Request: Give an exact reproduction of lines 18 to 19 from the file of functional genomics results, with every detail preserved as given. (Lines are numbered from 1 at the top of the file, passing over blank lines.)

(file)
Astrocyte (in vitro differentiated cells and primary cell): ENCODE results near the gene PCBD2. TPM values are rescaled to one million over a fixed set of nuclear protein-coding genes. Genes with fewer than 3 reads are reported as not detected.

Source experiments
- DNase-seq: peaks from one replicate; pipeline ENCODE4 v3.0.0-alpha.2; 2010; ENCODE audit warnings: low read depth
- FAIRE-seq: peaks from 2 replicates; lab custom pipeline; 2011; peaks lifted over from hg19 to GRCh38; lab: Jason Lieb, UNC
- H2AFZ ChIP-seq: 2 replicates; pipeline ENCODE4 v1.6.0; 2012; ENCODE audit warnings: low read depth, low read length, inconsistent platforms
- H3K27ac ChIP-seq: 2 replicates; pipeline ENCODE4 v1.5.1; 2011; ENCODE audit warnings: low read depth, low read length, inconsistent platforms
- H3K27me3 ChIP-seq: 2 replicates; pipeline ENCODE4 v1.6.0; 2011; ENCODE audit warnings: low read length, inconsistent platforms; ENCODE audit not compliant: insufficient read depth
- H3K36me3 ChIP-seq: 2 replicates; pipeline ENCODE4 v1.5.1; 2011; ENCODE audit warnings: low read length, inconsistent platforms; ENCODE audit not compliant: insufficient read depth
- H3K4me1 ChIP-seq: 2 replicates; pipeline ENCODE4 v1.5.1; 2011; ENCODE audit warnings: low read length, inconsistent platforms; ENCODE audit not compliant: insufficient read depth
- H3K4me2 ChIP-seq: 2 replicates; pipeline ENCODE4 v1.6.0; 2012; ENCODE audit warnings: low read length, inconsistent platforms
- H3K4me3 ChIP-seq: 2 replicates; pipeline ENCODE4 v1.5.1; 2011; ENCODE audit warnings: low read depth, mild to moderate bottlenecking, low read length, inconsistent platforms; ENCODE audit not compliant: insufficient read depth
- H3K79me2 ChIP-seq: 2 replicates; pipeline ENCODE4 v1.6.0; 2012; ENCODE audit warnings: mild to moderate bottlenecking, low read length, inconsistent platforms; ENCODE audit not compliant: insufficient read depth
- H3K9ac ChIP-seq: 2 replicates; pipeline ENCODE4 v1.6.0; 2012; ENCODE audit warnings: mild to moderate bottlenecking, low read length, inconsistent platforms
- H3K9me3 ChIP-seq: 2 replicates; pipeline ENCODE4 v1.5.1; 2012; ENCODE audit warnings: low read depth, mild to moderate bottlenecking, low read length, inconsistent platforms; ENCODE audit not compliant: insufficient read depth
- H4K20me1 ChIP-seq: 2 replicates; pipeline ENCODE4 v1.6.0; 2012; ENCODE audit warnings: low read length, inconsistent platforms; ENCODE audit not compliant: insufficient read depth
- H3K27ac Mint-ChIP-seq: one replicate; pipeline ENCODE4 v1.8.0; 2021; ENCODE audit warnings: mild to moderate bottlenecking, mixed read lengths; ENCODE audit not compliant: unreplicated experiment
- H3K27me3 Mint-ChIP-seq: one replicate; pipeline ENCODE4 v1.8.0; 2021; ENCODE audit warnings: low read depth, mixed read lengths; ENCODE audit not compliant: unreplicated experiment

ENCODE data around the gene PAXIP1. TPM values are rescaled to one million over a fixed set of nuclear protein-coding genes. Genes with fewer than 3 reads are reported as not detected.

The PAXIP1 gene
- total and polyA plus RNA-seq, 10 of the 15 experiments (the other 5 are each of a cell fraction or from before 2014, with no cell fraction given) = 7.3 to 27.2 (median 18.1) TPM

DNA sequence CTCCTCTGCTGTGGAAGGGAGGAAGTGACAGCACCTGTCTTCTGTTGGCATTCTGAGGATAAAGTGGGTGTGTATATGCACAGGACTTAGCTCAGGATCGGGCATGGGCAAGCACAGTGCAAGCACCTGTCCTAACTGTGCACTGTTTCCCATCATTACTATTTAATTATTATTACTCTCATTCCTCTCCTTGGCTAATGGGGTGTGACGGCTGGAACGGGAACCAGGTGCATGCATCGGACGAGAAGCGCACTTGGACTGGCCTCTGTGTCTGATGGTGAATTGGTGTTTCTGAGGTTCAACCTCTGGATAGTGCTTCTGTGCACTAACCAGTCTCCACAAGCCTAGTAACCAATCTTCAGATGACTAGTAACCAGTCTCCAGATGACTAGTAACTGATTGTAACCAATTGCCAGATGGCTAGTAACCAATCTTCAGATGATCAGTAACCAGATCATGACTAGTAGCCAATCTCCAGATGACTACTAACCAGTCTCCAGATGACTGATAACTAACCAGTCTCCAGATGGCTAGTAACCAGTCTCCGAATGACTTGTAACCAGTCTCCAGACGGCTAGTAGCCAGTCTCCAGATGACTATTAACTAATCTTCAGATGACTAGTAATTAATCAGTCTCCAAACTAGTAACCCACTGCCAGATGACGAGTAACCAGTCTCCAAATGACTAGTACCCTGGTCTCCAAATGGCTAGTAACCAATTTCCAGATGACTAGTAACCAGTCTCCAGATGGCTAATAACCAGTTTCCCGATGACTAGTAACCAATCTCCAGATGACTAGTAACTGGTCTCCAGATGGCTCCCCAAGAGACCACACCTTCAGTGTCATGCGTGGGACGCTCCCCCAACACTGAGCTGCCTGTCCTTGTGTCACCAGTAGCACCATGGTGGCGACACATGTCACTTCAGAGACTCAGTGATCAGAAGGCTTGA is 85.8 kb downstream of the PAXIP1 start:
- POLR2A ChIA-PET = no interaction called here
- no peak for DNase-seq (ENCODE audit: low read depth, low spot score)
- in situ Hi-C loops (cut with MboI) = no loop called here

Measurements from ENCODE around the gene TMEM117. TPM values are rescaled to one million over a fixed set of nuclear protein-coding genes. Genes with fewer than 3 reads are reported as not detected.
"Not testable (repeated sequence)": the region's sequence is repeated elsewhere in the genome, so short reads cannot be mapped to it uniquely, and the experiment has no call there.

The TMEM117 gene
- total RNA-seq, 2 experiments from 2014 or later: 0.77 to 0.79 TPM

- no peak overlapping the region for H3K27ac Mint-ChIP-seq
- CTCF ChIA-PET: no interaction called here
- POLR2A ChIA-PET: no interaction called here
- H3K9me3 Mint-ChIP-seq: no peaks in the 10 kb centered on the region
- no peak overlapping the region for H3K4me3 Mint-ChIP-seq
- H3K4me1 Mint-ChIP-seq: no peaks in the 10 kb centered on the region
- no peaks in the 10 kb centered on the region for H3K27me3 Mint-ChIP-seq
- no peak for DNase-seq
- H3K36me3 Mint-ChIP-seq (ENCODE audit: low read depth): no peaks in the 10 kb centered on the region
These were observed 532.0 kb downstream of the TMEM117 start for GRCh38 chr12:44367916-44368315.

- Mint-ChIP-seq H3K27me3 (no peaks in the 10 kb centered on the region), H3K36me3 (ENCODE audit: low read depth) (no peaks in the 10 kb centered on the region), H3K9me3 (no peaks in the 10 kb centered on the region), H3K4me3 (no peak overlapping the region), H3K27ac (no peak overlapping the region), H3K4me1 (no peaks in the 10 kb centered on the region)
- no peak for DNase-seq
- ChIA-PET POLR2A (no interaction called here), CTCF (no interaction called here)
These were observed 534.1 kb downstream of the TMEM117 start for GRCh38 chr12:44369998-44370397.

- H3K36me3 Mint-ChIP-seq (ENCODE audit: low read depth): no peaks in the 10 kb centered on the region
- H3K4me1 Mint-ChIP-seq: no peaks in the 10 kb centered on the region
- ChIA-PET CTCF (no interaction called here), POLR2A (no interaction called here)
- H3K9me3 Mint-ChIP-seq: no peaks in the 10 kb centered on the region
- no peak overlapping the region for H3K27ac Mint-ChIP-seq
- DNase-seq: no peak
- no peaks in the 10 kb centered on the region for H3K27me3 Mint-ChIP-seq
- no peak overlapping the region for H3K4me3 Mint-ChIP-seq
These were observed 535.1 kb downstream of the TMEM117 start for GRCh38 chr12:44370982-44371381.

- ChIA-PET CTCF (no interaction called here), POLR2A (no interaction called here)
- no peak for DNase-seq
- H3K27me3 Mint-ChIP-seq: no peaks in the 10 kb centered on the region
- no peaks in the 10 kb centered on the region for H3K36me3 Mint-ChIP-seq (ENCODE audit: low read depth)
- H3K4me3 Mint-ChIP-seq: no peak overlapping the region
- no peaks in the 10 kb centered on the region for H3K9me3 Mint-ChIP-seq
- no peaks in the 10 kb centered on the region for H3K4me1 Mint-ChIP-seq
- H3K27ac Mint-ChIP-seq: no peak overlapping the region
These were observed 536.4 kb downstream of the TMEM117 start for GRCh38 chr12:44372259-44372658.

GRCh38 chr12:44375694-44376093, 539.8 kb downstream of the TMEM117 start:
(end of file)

ENCODE data around the gene PAXIP1. TPM values are rescaled to one million over a fixed set of nuclear protein-coding genes. Genes with fewer than 3 reads are reported as not detected.

The PAXIP1 gene